Glycogen storage disease type III

Overview

Type III glycogen storage disease (GSD III) is also called Cori disease.

Cori disease is a condition in which the body cannot break down glycogen for energy. Glycogen is stored in the liver and muscles and is normally broken down into glucose when you do not eat.

What are the Symptoms of Cori Disease?

  • Constant hunger and need to eat often
  • Fatigue
  • Irritability
  • Abdominal protrusion

What Causes Cori Disease?

Cori disease occurs when the body lacks the protein (enzyme) that releases glucose from glycogen. This causes abnormal amounts of glycogen to build up in certain tissues. When glycogen is not broken down properly, it leads to low blood sugar.

Cori disease is inherited, which means it is passed down through families. If both parents carry the defective gene related to this condition, each of their children has a 25% chance of developing the disease.

Who is at Highest Risk?

Siblings of patients with cori disease are at highest risk

Diagnosis

The health care provider will perform a physical exam.

There may be signs of:

  • Delayed puberty
  • Enlarged liver
  • Liver tumors
  • Severe low blood sugar (hypoglycemia)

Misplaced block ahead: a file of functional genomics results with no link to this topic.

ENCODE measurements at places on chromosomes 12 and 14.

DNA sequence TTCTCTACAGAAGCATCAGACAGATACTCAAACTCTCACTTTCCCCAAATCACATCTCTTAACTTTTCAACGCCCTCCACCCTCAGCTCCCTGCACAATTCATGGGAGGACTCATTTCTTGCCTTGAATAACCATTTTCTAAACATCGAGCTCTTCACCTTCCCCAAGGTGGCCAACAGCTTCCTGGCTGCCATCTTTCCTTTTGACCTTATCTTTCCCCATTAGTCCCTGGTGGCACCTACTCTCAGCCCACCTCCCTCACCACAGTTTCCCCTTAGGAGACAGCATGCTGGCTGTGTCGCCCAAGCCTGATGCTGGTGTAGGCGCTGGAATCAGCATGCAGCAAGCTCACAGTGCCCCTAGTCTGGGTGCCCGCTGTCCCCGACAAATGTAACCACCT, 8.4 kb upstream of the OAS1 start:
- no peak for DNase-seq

• Stunted growth or failure to grow
  • Cardiomyopathy
  • Muscle weakness

Tests that may be done include:

  • Biopsy of liver or kidney
  • Blood sugar test
  • Genetic testing
  • Lipid profile
  • Liver function test
  • Ketone test
  • Creatine kinase levels

Testing reveals low blood sugar and high levels of  ketones, creatine kinase, lipids, and liver enzymes.

When to Seek Urgent Medical Care?

Call your health care provider if you have a family history of glycogen storage disease or early infant death due to low blood sugar.

Treatment Options

The goal of treatment is to avoid low blood sugar. Eat frequently during the day, especially foods that contain carbohydrates (starches). Older children and adults may take cornstarch by mouth.

Overnight, a feeding tube is placed through the nose into the stomach to provide sugars or uncooked cornstarch. The tube can be put in at bedtime and taken out each morning.

Where to find Medical Care for glycogen storage disease type III?

Medical care for glycogen storage disease type III can be found here.

Prevention

Genetic counselling may help prevent disease if there is a family history of Cori disease.

What to Expect (Outlook/Prognosis)?

Since treatments have been developed, growth, puberty, and quality of life have improved for people with cori disease. Those who are identified and carefully treated at a young age can live into adulthood.

Early treatment also decreases the rate of severe problems such as:

  • Life-threatening low blood sugar
  • Liver tumors
  • Muscle weakness
  • Heart abnormalities

Possible Complications

  • Liver tumors
  • Seizures, lethargy, confusion due to low blood sugar
  • Short height
  • Underdeveloped secondary sexual characteristics (breasts, pubic hair)
  • Polycystic ovary syndrome
  • Myopathy
  • Cardiomyopathy

Sources


Attribution

This article incorporates public domain material from Wikidoc and MedlinePlus. Please see licenses for further details.

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